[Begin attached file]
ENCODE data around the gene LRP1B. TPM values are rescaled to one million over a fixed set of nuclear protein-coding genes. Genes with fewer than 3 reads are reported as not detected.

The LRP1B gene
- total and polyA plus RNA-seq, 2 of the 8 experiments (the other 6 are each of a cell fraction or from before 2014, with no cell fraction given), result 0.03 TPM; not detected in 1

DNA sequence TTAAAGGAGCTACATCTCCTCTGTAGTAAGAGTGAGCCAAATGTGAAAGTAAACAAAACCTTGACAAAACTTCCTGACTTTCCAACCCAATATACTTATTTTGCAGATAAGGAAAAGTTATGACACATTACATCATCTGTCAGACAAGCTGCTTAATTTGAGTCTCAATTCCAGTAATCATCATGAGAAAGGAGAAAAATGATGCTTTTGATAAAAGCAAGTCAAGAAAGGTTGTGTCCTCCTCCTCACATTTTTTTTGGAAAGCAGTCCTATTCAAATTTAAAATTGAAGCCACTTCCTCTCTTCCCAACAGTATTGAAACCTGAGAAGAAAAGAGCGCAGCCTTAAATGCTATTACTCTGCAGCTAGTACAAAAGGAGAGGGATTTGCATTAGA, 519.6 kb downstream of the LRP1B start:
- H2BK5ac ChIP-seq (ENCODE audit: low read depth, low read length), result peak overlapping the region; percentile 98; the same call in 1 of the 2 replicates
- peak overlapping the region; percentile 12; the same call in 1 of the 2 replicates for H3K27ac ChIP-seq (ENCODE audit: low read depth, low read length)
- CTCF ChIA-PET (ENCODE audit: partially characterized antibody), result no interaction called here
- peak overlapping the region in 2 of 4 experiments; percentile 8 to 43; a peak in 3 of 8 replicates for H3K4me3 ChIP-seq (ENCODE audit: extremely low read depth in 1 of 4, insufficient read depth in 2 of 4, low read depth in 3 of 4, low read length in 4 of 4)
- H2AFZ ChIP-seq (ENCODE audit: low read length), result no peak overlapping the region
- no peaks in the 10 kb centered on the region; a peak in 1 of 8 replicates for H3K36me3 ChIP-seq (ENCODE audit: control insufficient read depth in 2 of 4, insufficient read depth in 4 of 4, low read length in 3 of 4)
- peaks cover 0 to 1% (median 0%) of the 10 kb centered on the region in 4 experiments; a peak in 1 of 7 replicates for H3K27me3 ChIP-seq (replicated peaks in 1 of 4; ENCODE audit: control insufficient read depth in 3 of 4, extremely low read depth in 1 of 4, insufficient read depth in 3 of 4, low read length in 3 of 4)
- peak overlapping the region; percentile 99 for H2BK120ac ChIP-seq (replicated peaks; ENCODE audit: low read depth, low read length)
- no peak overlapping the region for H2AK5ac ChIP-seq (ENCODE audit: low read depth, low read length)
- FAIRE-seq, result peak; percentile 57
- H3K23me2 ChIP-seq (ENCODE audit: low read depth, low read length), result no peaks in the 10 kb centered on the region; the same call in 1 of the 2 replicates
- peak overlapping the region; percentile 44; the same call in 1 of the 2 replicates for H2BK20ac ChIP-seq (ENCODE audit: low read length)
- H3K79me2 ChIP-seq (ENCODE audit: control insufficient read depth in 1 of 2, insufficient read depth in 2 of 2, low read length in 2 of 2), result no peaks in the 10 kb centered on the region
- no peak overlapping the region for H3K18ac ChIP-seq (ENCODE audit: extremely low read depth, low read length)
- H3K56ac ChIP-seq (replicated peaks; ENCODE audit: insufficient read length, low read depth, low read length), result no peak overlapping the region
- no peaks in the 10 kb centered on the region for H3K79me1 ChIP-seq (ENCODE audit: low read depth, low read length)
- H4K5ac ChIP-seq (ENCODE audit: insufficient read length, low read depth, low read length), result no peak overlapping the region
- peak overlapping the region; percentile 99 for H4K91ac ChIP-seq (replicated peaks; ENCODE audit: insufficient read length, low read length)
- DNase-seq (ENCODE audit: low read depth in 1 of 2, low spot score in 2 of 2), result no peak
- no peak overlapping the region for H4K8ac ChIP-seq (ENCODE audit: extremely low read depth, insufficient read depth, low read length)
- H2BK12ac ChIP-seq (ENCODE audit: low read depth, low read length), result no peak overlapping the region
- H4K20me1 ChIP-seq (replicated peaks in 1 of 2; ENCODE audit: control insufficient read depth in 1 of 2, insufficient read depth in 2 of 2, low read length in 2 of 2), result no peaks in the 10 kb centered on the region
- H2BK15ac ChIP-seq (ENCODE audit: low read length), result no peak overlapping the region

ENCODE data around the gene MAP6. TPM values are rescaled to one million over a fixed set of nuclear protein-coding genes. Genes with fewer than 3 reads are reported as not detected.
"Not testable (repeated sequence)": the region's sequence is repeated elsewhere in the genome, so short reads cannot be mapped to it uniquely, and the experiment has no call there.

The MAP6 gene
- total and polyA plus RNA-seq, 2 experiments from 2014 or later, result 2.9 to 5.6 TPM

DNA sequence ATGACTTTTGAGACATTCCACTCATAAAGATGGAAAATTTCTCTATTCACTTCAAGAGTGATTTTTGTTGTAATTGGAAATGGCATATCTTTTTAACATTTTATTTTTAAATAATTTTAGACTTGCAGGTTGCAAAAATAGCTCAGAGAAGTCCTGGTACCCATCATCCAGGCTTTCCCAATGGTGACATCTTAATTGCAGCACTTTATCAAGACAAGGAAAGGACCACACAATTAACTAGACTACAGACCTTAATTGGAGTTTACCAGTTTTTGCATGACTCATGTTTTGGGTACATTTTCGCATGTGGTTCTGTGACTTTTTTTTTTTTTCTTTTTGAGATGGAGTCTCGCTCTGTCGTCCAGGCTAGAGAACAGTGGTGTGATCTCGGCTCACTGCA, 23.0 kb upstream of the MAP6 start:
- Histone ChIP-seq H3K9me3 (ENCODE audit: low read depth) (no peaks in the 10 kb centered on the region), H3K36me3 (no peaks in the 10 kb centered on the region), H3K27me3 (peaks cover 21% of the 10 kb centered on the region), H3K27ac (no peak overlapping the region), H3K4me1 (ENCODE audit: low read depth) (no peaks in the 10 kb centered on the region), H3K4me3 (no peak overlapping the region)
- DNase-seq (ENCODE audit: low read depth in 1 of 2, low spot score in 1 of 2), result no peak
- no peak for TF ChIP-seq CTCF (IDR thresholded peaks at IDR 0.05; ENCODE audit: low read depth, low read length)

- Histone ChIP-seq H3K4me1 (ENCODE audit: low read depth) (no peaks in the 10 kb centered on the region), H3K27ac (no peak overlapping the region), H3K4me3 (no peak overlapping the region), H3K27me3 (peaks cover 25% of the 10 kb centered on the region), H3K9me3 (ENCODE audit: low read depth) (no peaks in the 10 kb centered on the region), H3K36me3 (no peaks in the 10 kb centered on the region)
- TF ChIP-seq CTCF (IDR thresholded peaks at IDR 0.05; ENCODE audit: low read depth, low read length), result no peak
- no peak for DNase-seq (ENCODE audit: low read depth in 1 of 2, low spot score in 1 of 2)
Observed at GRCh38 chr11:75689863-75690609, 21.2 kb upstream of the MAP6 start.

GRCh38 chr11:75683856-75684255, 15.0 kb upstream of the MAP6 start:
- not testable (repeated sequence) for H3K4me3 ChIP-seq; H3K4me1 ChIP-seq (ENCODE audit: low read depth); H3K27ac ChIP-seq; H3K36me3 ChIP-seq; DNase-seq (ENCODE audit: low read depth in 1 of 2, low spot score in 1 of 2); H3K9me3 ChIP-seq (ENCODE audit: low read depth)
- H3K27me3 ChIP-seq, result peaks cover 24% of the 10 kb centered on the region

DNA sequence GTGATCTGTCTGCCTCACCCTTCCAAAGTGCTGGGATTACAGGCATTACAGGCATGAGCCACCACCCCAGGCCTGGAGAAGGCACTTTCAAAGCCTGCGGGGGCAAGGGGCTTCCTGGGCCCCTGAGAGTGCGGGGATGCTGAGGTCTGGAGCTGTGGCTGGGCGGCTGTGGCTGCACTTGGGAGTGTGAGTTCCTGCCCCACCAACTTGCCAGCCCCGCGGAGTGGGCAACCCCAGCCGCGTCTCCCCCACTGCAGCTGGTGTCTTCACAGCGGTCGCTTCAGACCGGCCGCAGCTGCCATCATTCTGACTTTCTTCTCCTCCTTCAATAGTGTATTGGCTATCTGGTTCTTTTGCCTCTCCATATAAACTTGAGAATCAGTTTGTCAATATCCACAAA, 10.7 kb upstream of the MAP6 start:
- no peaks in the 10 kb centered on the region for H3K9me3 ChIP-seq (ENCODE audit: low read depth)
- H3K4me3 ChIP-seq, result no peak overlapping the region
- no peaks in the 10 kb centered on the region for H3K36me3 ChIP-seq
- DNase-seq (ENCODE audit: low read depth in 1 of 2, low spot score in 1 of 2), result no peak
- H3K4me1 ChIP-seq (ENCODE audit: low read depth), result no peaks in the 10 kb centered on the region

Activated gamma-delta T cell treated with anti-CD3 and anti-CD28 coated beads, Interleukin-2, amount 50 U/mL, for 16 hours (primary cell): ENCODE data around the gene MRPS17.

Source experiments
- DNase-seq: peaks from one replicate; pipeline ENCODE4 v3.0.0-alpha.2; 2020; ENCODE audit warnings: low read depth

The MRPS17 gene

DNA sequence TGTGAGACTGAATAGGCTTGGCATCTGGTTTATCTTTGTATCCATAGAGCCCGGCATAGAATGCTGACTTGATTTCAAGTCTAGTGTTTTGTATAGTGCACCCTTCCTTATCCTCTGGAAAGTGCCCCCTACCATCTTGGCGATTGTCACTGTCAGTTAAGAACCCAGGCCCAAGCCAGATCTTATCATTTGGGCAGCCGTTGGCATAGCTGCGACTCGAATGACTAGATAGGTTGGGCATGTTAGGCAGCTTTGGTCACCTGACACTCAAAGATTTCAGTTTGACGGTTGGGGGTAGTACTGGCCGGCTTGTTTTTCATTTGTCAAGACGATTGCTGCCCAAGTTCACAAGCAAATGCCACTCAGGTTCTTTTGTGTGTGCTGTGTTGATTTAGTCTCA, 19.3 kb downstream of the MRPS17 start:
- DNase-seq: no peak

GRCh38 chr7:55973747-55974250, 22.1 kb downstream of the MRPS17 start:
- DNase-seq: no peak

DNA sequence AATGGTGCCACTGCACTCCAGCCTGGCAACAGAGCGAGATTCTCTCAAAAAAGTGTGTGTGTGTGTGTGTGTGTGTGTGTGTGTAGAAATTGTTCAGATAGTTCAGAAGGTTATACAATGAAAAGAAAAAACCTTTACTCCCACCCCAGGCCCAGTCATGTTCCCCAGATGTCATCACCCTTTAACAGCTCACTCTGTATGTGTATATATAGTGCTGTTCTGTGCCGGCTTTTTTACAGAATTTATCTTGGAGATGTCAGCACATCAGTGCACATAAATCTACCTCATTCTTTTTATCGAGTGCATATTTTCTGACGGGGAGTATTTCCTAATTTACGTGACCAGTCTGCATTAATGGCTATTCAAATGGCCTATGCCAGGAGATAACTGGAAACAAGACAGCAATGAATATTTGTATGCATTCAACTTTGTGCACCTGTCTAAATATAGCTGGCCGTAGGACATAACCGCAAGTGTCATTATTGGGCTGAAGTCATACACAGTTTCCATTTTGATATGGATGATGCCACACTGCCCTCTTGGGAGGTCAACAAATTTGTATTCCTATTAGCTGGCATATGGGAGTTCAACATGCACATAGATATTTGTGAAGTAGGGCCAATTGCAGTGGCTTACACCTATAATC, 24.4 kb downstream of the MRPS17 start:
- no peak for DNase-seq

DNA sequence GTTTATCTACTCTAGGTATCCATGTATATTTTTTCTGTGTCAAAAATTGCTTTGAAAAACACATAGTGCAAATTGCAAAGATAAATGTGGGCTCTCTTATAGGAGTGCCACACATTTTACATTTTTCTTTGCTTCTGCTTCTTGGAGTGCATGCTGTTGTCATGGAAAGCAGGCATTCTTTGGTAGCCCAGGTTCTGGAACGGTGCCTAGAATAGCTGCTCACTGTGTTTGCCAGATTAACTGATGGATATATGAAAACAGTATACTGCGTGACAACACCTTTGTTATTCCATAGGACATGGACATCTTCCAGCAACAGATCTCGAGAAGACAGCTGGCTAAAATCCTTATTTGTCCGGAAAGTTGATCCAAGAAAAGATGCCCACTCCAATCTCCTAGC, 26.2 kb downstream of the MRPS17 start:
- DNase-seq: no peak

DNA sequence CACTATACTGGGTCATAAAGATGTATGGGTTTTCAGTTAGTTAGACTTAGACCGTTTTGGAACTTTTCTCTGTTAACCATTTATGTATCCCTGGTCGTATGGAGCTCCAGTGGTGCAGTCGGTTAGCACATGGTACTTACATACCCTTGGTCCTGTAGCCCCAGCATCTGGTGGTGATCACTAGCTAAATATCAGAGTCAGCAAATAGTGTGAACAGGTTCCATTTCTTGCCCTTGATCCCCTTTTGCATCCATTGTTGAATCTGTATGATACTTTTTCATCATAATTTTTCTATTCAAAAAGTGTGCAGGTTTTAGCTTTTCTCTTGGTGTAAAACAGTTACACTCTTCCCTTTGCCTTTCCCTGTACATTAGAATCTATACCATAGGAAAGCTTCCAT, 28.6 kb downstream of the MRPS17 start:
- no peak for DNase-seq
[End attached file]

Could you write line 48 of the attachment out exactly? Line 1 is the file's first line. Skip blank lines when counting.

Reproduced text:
- H3K4me1 ChIP-seq (ENCODE audit: low read depth), result no peaks in the 10 kb centered on the region